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I have decided on wanting to use riak as well. I was wondering if anyone had examples of how they used it with their data model?

For example this article mentions "With appropriate logic (set unions, timestamps, etc) it is easy to resolve these conflicts" however timestamps are not an adequate way to do this due to distributed systems having partial ordering. The magicd may be serialising all requests to riak to mitigate this (essentially using the time reference of magicd) in which case they're losing out on the distributed nature of riak (magicd becomes a single point of failure / bottleneck).

Insight into how others have approached this would be awesome.




There are a several ways to approach this. The simplest is to just take last-write-wins, which is the only option some distributed databases give you. For cases where this isn't ideal, you resolve write-conflicts in a couple ways.

One way is to write domain-specific logic that knows how to resolve your values. For example, your models might have some state that only happen-after another state, so conflicts of this nature resolve to the 'later' state.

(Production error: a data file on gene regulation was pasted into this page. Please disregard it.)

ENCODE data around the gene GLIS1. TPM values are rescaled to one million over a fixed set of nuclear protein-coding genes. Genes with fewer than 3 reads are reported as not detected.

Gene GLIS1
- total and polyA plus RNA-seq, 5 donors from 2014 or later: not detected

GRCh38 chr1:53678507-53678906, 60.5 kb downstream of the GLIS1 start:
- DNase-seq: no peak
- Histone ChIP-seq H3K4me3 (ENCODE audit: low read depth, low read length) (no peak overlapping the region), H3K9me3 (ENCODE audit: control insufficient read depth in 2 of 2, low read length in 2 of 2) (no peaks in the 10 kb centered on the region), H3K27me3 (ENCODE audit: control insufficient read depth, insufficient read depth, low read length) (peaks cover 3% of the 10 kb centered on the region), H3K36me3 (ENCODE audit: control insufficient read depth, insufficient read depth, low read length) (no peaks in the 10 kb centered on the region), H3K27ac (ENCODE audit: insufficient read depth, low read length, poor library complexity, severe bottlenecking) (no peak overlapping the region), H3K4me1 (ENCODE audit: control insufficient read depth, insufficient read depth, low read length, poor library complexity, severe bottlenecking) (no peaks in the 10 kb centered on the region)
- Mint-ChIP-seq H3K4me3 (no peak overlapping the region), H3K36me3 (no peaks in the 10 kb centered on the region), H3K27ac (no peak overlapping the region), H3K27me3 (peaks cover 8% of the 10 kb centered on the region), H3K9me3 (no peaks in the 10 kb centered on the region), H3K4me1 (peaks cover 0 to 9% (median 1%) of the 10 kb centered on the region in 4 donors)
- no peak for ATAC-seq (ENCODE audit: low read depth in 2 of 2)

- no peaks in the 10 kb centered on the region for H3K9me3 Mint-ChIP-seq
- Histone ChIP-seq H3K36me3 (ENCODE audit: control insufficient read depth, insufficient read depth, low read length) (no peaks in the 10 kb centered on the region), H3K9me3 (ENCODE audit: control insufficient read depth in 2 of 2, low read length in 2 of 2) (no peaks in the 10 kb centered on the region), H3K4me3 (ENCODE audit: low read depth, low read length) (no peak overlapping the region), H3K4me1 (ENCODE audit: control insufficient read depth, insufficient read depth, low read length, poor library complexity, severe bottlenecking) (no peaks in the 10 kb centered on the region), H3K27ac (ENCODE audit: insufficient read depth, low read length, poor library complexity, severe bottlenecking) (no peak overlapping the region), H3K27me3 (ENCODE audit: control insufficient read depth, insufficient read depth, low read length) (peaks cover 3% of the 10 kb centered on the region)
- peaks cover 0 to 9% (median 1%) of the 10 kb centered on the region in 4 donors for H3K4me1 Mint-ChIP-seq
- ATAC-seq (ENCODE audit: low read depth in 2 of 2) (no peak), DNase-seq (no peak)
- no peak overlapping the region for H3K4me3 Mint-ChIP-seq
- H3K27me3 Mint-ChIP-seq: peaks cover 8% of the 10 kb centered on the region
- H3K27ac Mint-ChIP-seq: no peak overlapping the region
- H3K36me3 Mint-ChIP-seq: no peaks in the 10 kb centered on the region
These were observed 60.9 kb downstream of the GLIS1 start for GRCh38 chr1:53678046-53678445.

Another approach is to use data-structures or a library designed for this, like CRDTs. Some resources below:

A comprehensive study of Convergent and Commutative Replicated Data Types http://hal.archives-ouvertes.fr/inria-00555588/

https://github.com/reiddraper/knockbox https://github.com/aphyr/meangirls https://github.com/ericmoritz/crdt https://github.com/mochi/statebox


Are there any connector libs that provide "simple" last-write-wins out of the box?


Simple last-write-wins can be configured per-bucket, so client libs can be naïve: http://wiki.basho.com/HTTP-Set-Bucket-Properties.html


It's not hard. def merge(siblings) { sort_by(siblings) { |s| s.timestamp } }.last

Or, in Knockbox/Meangirls, strategies like LWW-set.

Until your clocks get out of sync.


Unless I'm missing something, I would assume they run magicd on all servers that run the application. Thus Riak's degree of redundancy is independent of magicd's degree of redundancy since each instance of magicd can communicate to the entire Riak pool.


Yep! This is exactly how it works. Each app node runs a magicd which connects to an haproxy instance on localhost (connected to every machine in the database cluster), so when a Riak node goes down we don't miss a beat.


What's magicd? Googling did not help :-(




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